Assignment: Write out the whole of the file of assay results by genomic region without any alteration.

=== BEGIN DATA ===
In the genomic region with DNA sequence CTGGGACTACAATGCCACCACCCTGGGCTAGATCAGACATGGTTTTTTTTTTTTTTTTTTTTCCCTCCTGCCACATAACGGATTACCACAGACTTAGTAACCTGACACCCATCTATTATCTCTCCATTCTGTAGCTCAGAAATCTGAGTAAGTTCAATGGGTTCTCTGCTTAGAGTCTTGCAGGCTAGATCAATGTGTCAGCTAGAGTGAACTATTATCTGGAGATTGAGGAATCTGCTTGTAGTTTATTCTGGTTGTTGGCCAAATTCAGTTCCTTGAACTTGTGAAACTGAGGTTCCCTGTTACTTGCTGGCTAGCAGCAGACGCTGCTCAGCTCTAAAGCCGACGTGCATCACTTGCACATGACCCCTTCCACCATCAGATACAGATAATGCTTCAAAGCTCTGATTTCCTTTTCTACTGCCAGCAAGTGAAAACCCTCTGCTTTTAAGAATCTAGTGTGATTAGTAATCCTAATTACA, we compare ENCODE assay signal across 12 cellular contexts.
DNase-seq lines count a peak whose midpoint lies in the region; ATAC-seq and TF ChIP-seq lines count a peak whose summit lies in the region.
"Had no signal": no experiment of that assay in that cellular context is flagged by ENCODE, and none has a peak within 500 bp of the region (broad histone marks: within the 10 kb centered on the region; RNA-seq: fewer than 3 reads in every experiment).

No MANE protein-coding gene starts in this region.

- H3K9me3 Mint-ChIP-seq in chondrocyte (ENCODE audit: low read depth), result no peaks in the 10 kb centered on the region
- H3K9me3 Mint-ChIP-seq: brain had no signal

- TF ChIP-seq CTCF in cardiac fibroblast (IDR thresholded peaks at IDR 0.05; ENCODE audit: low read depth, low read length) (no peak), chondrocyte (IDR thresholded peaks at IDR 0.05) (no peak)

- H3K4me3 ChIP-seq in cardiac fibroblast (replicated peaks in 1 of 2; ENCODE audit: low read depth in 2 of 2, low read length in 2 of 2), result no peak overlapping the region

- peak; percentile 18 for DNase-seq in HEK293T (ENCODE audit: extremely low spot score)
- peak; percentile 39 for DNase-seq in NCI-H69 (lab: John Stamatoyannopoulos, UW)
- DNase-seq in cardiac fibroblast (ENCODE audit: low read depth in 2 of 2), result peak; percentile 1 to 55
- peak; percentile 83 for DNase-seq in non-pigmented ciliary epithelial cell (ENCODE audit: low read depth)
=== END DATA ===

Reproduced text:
In the genomic region with DNA sequence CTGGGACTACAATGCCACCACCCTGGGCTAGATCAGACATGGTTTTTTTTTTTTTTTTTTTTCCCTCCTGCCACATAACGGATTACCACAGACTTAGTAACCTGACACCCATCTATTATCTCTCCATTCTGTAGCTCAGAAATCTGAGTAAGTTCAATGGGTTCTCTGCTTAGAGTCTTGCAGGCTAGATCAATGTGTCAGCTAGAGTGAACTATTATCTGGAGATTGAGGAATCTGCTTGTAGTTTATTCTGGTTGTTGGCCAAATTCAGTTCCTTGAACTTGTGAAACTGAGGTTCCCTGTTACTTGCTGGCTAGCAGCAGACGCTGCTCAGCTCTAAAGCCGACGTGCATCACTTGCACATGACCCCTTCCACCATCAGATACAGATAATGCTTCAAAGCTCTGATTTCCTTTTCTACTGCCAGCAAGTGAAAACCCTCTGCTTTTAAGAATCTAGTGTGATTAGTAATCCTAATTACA, we compare ENCODE assay signal across 12 cellular contexts.
DNase-seq lines count a peak whose midpoint lies in the region; ATAC-seq and TF ChIP-seq lines count a peak whose summit lies in the region.
"Had no signal": no experiment of that assay in that cellular context is flagged by ENCODE, and none has a peak within 500 bp of the region (broad histone marks: within the 10 kb centered on the region; RNA-seq: fewer than 3 reads in every experiment).

No MANE protein-coding gene starts in this region.

- H3K9me3 Mint-ChIP-seq in chondrocyte (ENCODE audit: low read depth), result no peaks in the 10 kb centered on the region
- H3K9me3 Mint-ChIP-seq: brain had no signal

- TF ChIP-seq CTCF in cardiac fibroblast (IDR thresholded peaks at IDR 0.05; ENCODE audit: low read depth, low read length) (no peak), chondrocyte (IDR thresholded peaks at IDR 0.05) (no peak)

- H3K4me3 ChIP-seq in cardiac fibroblast (replicated peaks in 1 of 2; ENCODE audit: low read depth in 2 of 2, low read length in 2 of 2), result no peak overlapping the region

- peak; percentile 18 for DNase-seq in HEK293T (ENCODE audit: extremely low spot score)
- peak; percentile 39 for DNase-seq in NCI-H69 (lab: John Stamatoyannopoulos, UW)
- DNase-seq in cardiac fibroblast (ENCODE audit: low read depth in 2 of 2), result peak; percentile 1 to 55
- peak; percentile 83 for DNase-seq in non-pigmented ciliary epithelial cell (ENCODE audit: low read depth)